RIOTSOUND.COM: A lot of times the media tends to focus on a handful of mainstream rappers glorifying gun violence but somehow they tend to overlook films and videogames that do the exact same thing. What’s worse in your view, glorifying gun violence in music or portraying it on film and in video games? Or are they all equally as bad?

TIMEA NAGY: Absolutely, listen to me, I came from Hungary, I grew up there in a communist country. We only had two TV channels. I didn’t drink a sip of alcohol until I came to Canada and I was 28 years old. I wasn’t under any [negative] influences. I didn’t even know what weed looked like until I was 25. I’ll tell you what North America looks like to me right now. In North America our kids are in a worse situation because they don’t know any better. They open their eyes and they see Paris Hilton, they see McDonald’s, they see guns, they see 50 Cent and bitches and hos. That’s what they see. And we as adults, like the 30, 35 and above, we’re like – oh my god!? What’s happening to our generation? Well, what do you think is happening to our generation? Everything we put out for them they take, this is absolutely our fault. It’s our society, it’s our government and it’s our police. Everything we have done is going wrong with our kids. It’s absolutely our fault so this is our time to change it.

When as a teenager all you read about is that you have to be thin or to grab a gun because it’s cool – all of the stars are doing jail time – this is all our fault and we have to stop it. And it’s not just Hip-Hop. Hip-Hop is just an excuse white people use so they can go to sleep at night thinking that this is not their racist fault. When you have a report on CNN saying that Hip-Hop is a poison or whatever, that make me jump because again, where are the [violent] video games? Video games weren’t created by Hip-Hop, were they? Paris Hilton, she’s white, what does she have to do with Hip-Hop? Yet we still have African American girls trying to look thin. So again, I’m asking, who’s fault is this really?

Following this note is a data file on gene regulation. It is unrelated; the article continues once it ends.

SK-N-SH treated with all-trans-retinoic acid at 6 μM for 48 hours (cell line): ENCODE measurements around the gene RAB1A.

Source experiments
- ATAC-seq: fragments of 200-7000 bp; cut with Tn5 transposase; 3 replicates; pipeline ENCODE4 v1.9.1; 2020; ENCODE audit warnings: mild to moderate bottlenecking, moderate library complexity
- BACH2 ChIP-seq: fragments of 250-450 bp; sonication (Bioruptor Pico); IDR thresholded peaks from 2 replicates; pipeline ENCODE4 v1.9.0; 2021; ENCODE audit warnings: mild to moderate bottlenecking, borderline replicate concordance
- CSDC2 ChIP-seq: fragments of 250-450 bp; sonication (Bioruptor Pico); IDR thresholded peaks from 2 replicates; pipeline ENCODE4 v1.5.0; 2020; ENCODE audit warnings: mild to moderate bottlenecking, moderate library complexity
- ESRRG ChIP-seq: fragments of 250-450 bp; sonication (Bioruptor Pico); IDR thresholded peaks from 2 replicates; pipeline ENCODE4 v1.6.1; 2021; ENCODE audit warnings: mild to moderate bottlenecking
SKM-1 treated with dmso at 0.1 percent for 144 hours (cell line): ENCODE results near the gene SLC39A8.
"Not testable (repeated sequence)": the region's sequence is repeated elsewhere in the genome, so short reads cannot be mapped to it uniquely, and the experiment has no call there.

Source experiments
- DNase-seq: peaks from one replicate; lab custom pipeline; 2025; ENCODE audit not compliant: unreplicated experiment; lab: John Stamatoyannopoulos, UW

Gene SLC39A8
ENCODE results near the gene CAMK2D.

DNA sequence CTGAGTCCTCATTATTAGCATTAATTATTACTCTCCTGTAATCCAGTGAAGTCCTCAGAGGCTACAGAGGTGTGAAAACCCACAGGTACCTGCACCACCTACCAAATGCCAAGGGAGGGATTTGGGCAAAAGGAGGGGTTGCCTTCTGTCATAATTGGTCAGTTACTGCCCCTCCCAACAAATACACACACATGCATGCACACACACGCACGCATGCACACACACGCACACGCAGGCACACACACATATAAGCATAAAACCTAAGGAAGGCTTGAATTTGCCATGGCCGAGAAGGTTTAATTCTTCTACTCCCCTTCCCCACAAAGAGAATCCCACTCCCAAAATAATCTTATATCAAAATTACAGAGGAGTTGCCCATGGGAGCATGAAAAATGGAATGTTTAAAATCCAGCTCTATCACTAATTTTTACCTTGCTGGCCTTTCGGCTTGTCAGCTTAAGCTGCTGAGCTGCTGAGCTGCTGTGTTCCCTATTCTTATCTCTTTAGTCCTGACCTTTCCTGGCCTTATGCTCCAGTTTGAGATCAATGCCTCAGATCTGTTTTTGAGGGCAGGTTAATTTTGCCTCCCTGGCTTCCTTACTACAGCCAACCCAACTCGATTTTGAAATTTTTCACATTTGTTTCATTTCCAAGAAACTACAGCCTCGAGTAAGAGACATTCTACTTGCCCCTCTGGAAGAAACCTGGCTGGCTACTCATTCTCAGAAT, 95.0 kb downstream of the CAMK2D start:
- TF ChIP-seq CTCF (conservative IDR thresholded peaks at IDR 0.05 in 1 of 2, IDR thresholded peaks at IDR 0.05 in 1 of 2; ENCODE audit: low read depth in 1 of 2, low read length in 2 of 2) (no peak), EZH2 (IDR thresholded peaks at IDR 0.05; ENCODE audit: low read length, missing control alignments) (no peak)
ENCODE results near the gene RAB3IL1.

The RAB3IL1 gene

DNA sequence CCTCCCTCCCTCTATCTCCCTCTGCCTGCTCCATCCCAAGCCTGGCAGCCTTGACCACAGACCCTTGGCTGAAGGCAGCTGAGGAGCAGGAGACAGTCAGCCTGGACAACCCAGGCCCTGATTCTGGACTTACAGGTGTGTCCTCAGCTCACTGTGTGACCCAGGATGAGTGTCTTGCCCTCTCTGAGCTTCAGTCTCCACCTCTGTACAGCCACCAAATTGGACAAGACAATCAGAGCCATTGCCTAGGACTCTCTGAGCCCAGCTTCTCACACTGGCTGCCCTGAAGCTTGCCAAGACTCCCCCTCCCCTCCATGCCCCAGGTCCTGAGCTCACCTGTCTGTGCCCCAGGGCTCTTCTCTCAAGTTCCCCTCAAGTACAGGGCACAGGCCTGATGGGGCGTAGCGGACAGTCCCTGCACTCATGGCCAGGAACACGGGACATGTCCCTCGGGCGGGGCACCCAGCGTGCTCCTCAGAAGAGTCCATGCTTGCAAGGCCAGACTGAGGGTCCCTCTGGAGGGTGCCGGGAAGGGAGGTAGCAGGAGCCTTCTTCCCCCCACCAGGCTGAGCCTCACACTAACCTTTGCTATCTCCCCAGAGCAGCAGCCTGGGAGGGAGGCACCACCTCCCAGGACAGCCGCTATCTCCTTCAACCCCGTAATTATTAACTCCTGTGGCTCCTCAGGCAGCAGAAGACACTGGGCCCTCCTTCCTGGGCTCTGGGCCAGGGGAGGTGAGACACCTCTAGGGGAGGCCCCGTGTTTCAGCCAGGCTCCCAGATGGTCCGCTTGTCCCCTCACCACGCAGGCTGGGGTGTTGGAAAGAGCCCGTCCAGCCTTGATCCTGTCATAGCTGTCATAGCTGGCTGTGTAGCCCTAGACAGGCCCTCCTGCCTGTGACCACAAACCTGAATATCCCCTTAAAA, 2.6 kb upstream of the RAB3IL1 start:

RIOTSOUND.COM: As you mentioned, Darryl “DMC” McDaniels is going to be involved with the project as an ambassador and you are also hoping to get other Hip-Hop legends involved as things move forward. What will DMC’s role be and why do you feel that Hip-Hop is important in conveying the message you seek to deliver to our youth?

TIMEA NAGY: Our hope is to create a song which will be an anthem for peace and hope for the future [of our youth]. DMC is the one who is going to write the song and produce the track. As far as his role as an ambassador we are working to [finalize and define] that aspect so that is something that will be fully determined as we move forward. What do I know for sure today is that he is eager to start. He’s eager to write the song and he’s also going to be a mentor to a Hip-Hop group from Toronto called Urban Renegades. DMC and Urban Renegades will be collaborating for the song. The reason we wanted to work with DMC is because based upon the research I have done I realized that DMC has already been doing this kind of work for three or four years. He’s been doing motivational speeches at schools and traveling all over America and working to reduce gun violence and he’s putting his heart into it but he’s not doing it in the spotlight. Hopefully this project will give him the perfect opportunity to be the leader of this whole movement.

RIOTSOUND.COM: As individuals and as ordinary citizens, what can we all do to combat gun violence in our communities? As far as a regular person being more proactive in their daily lives, what are some things you think everyone should do to ensure the safety of their neighbors, friends and families?

TIMEA NAGY: That’s a very good question. I think the number one thing you can do is stop being racist. Because when you’re racist, you yourself are creating gun violence and I’ll tell you how. When you’re racist and you’ll hire a white kid instead of a black kid simply based [on the color of their skin] and regardless of what kind of resume or qualifications they might have, then what you’re doing is you’re pushing that black kid one step closer towards the streets. When you’re not giving equal opportunities to every race, that’s exactly what you’re doing. Stop being racist, that’s number one. Number two is listen to the youth. They tell you what’s wrong, they tell you every single day in every possible way they can. They write, they create music, they create artwork. Listen to them because they tell you exactly what they need. Once you listen to them you will know what to do.

RIOTSOUND.COM: If anyone reading this wants to get directly involved with “Prevent Gun and Youth Violence in North America”, what should they do?

TIMEA NAGY: They can contact me directly at timea@soundofviolence.ca